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The Giant Gila Monster

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402 - The Giant Gila Monster
Air Date June 13, 1992
Movie Director Ray Kellogg
Year 1959
Cast Don Sullivan, Fred Graham, Lisa Simone, Shug Fisher
Preceded by 401 - Space Travelers
Followed by 403 - City Limits

The Movie

"I'm going to go listen to my cat scream."


When the son of a pushy Texas tycoon disappears while on a date, he makes it abundantly clear to the well-meaning sheriff that the lad must be found immediately or the lawman's job will be forfeit. Soon others are reported missing, one leaving a valise and some cigarettes behind. Chase Winstead, a young local tow truck driver, and his French girlfriend are drawn into the fray. There are teens with bathtub-shaped hot rods, famous DJ's found stone drunk in their cars, comedy-relief oldsters who race trains, and a giant gila monster. And the Lord said "laugh". 


  • This was one of two features produced by an independent company in Texas and meant for release as a double feature. The other feature was The Killer Shrews (1959). Unlike many such features produced in the South, these films received national distribution.
  • Ken Knox, who plays disc jockey Horatio Alger "Steamroller" Smith, was a real disc jockey working at radio stations in Texas owned by Gordon McLendon, the uncredited executive producer of this film.[1]

The Episode

Host Segments

Prologue: Crow and Tom Servo are 'The Thing with Two Heads.' At first they hate it, but then they realize they’re "The Odd Couple 1999." But just when they begin to get into it, Joel nips it in the bud.

Segment One (Invention Exchange): Frank announces Dr. Clayton Forrester's death! It turns out Dr. F isn’t really dead, but very mad at Frank. Joel has a radio with a tuner that only picks up channels from old sitcoms and movies. The Mads demonstrate their Renaissance Festival punching bags.

Segment Two: Joel has turned a spare closet into a teen pavilion/barbershop as seen in the film. Crow and Tom keep calling Joel a "stupid jerk" instead of a "soda jerk" and being generally insulting. After they order a "Blue Floyd" (a drink made with ice cream, malted milk, and Barbicide) Joel becomes fed up with them and their antics. Then Gypsy shows up and the whole set falls down.

Segment Three: The crew celebrates the classic drunks, and Crow asks, "When did public intoxication stop being funny?", discussing drunks such as Crazy Guggenheim and Dean Martin. Then Joel and the bots act out vignettes of different types of drunks, which ends up turning into an after-school special.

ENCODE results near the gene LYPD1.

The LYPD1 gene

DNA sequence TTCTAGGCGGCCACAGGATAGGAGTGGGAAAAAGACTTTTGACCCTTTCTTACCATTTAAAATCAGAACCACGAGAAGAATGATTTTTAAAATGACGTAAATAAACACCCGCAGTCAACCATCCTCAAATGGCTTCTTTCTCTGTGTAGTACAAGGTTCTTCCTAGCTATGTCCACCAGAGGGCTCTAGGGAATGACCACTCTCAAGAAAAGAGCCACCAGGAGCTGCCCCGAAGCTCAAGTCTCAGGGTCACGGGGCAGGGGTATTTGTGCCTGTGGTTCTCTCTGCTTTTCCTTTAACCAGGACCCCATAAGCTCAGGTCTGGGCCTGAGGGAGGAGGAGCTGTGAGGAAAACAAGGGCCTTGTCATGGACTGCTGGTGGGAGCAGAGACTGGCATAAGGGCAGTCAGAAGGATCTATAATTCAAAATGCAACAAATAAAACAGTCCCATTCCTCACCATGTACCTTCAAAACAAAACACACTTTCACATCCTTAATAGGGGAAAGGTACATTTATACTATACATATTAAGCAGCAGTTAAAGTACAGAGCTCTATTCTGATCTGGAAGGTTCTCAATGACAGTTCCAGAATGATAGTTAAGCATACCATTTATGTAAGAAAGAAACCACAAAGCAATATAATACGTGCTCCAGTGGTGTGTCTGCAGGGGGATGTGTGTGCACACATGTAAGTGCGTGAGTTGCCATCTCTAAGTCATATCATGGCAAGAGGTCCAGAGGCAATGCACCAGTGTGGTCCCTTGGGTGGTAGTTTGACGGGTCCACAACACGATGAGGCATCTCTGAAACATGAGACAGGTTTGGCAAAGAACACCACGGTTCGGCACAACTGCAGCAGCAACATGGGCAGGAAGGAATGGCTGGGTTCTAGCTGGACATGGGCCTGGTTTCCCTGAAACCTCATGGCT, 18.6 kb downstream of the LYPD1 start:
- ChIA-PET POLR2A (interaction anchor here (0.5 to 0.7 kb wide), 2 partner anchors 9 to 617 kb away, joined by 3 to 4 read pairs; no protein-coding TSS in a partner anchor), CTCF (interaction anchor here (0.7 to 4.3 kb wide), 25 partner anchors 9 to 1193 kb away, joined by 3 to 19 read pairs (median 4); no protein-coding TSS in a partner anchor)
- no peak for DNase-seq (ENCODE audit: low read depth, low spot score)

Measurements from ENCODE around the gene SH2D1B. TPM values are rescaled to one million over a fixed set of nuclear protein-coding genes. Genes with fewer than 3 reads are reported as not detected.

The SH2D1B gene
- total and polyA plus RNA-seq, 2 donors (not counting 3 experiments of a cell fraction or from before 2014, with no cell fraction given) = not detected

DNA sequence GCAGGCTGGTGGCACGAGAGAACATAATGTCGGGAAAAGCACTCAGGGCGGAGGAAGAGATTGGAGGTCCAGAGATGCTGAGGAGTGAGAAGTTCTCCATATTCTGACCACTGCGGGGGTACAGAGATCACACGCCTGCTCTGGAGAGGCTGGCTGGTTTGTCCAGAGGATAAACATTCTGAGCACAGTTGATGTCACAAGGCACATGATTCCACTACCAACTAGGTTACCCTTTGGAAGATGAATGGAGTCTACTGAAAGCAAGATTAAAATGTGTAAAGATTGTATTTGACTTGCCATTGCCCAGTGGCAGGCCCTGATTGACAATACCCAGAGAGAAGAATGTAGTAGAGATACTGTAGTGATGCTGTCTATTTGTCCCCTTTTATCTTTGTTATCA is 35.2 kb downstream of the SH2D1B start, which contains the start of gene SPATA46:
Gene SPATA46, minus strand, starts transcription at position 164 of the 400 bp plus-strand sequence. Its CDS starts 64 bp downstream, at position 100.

Segment Four: "Servo on Cinema" looks at Ray Kellogg’s "Leg Up" blocking technique. Joel and Crow cannot resist butting in.

Segment Five: The rock group Hee-La rehearses until Crow asks, "Aren’t we just doing the same stuff we did when we were SpiDorr?" The first letter is from a little girl who thinks Crow’s name is 'Art.' The second letter says, "'Dear Joe and Bots: I just like the way Tom Serbo sings, my favorite robot is Crow, but Joe is funny too.' And it’s signed...TV’s Frank?!" Frank celebrates his short-lived victory in Deep 13 as Dr. F looks on in disgust.

Stinger: Drunken old Harris gags on sody pop at the soda shop

Other Notes


  • The letter calling Crow "Art" references back to Jungle Goddess, specifically the "My White Goddess" sketch that referred to Crow as "Art Crow" at the end. That sketch and this letter later became the source of the running gag of Pearl Forrester constantly referring to Crow as "Art".

Obscure References

  • “'That's not right, pickin' up your Mom and playin' football with her - crazy people!"'

Joel is channeling eccentric comedian Kevin Meaney. 

  • “Hava la gila! Hava la gila!”

Refers to the song Hava Nagila.

  • “Bad movie? You’re soaking in it!”

Refers to a series of Palmolive dish detergent commercials featuring Madge the manicurist in which she reveals to her client that her (the client's) fingers have been inserted in said Palmolive.  [2]

  • "Now let's go rent 'The Errand Boy.'"

The Errand Boy was a by-the-book goofball Jerry Lewis vehicle.

  • "Tip-toe through the tulips!"

Refers to the 1926 song Tip-toe Through the Tulips which was later popularized in 1968 by the inimitable falsetto singer and ukelele player Tiny Tim.

  • "NEW YORK CITY?!?" Servo: "Get the rope."

Refers to the Pace salsa commercials popular at the time, where the cowboy cook was using salsa from New York City and not "authentic" salsa.

  • "Let's go do some crimes!"

A line from the movie Repo Man.

  • "Go on home, they're waiting for you!"

A line spoken by Mr. Potter in It's A Wonderful Life, who Mr. Wheeler resembles, both in appearance and attitude.

Video release

MST3K 402 Promos-001:15

MST3K 402 Promos-0

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